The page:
A collection of service spaces clustered around the interior courtyard, such as staircases, toilets, closets, and storage spaces, form the centre of the built environment. All habitable rooms are oriented to offer major openings on south-facing walls to permit the winter sun, low within the southern sky in Delhi, to penetrate indoors and maximise solar heat gain. The summer sun, on the other hand, does not penetrate any of the rooms, reducing heat gain. The upper-floor bedrooms have a pyramidal roof with a ventilating monitor at the height, allowing hot air to escape naturally and maintaining thermal comfort throughout the summer. A pair of trapdoors close the monitor ventilation in the winter.

The materials chosen for construction represent an excellent range combining the natural and vernacular like brick, timber, stone and terracotta, with industrially produced and modern steel and glass elements. A system provides the predicament; therefore, the large area of the south-facing roof can support photo-voltaic panels for generating electricity in the future when the prices of those panels are affordable. A linear reed bed did the treatment of sewage and wastewater along the boundaries of the plot.

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GREHA – The Residence and Studio of M.N.Ashish Ganju_©architecturelive.in

3. Proposal for Bundi, Rajasthan 

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Bundi Proposal_©Optima Travels
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Bundi Proposal_©www.greha.org

Rajasthan is culturally diverse, with artistic and spiritual practises that represent the way of life in ancient India. The area has its own musical and dance dialect. Internationally recognised dances include Udaipur’s Ghoomar and Jaisalmer’s Kalbeliya. Rajasthani folk music is an important part of the state’s history. 

Rajasthan is culturally diverse, with artistic and spiritual practices representing the way of life in ancient India. The area has its own musical and dance dialect. Internationally recognised dances include Udaipur’s Ghoomar and Jaisalmer’s Kalbeliya. Rajasthani folk music is an essential part of the state’s history.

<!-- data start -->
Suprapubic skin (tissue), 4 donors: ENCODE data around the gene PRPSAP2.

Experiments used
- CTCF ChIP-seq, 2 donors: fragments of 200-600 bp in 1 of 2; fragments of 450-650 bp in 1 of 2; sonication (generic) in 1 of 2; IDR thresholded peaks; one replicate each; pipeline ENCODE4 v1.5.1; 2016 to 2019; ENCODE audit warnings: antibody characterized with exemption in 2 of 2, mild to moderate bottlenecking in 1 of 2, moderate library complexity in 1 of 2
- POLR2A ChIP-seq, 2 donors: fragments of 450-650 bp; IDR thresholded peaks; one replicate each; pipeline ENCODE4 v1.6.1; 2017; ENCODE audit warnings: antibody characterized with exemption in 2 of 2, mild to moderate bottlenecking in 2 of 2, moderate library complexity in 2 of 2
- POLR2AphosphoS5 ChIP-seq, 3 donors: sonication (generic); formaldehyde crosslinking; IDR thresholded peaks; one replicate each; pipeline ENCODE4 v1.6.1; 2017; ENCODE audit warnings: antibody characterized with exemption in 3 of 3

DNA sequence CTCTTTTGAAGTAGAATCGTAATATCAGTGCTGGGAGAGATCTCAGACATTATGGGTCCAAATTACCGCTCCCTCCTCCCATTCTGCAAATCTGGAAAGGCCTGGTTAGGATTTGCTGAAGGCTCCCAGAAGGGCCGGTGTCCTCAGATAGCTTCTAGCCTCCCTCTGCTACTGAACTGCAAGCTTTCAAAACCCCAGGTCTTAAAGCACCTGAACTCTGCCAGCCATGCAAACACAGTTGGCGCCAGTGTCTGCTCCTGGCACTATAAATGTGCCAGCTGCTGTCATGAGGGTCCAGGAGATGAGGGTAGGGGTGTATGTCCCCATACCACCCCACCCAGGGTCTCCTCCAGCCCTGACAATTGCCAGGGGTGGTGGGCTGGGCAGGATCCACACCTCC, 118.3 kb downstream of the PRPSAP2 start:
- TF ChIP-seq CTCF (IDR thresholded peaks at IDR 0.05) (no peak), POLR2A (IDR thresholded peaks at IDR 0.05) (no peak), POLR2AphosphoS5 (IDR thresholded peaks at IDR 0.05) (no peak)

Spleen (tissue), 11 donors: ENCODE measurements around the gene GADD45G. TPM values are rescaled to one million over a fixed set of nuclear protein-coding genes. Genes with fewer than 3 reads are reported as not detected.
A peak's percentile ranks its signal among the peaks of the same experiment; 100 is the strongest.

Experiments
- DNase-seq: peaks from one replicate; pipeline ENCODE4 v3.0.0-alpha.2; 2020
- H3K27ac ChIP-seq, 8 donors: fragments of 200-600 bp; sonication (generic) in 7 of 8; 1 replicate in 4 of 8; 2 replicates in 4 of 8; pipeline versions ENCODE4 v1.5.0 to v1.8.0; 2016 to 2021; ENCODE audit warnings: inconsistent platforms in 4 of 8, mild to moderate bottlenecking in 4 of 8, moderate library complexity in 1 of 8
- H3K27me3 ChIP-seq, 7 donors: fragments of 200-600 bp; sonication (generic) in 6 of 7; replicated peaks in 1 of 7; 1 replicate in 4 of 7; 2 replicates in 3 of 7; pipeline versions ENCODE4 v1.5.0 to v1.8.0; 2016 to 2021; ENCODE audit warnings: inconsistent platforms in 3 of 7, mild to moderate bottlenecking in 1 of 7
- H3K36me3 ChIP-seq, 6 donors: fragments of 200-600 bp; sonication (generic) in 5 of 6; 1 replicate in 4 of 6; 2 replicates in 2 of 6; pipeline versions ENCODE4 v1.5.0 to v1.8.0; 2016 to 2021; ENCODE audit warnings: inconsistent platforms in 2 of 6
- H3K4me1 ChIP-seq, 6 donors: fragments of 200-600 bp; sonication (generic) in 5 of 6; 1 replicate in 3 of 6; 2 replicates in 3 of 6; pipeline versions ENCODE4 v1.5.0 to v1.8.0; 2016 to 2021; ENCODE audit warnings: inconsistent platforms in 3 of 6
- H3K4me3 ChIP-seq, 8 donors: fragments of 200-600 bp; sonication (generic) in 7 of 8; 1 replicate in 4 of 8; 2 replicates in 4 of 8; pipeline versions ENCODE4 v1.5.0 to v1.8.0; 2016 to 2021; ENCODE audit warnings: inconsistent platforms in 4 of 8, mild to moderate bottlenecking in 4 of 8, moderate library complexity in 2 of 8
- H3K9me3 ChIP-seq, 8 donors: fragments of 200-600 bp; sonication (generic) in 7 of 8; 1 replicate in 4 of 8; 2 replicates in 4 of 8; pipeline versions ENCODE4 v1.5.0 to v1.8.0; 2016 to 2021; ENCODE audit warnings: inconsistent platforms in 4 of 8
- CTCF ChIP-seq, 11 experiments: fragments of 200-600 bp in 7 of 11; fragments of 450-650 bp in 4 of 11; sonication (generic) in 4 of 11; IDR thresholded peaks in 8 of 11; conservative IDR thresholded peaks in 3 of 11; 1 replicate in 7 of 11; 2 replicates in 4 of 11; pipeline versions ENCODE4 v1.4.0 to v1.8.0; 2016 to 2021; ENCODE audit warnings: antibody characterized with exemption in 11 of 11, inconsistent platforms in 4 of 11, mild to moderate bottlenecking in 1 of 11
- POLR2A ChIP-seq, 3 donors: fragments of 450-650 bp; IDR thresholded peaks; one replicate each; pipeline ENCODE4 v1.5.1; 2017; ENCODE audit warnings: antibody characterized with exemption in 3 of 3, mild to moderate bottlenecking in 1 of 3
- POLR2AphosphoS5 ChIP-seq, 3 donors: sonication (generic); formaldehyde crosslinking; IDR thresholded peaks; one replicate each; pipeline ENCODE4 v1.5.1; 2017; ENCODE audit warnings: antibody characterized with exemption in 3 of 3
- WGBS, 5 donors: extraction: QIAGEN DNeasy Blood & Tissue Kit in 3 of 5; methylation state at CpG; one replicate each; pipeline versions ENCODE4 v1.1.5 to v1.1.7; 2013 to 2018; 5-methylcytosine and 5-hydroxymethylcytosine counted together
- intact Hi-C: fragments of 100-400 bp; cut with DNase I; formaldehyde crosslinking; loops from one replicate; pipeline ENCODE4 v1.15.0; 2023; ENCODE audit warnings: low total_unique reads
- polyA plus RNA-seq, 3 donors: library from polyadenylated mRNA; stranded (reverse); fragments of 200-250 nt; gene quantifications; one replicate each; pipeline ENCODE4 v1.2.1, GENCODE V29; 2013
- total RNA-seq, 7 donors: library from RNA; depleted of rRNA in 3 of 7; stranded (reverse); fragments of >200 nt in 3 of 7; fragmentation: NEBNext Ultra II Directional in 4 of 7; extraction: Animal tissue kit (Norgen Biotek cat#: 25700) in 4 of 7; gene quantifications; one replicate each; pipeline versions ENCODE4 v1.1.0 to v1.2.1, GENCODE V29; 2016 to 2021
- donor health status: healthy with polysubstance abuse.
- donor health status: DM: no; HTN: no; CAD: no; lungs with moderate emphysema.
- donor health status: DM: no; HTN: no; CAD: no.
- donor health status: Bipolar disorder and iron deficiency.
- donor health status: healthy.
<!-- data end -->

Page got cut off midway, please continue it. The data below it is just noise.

Rajasthan’s architectural heritage includes magnificent forts, intricately carved temples, and magnificent Havelis. The Rajputs were professional architects and builders. The parched Aravalli milieu is marked by some of the world’s most majestic and glorious palaces and forts, which tell anecdotes of their glorious bequests.

There are several palaces in Bundi, but the most popular is called Taragarh, situated on a hill overlooking the town, is an impressive monument, being an example of medieval Rajput architecture in its most vigorous and delightful expression.

Several parts of the palace feature frescoes from the renowned Bundi School of miniature painting, which were discovered during fitness.

Bundi’s flourishing in this exceptional school of art was not by accident.There’s something special about the environmental quality here. 

There’s something unique about the composition of the air here. The combination of sun, air, water, and soil creates a fertile environment for beauty to flourish. This blending of the weather has also produced the architecture, best exemplified in Taragarh Palace.

It is not a mere chance that this remarkable school of painting flourished in Bundi. There’s something special about the environmental quality here. The light, the air, water and soil, combine to supply a fertile matrix for beauty to emerge. This blending of the weather has also produced the architecture, best exemplified in Taragarh Palace.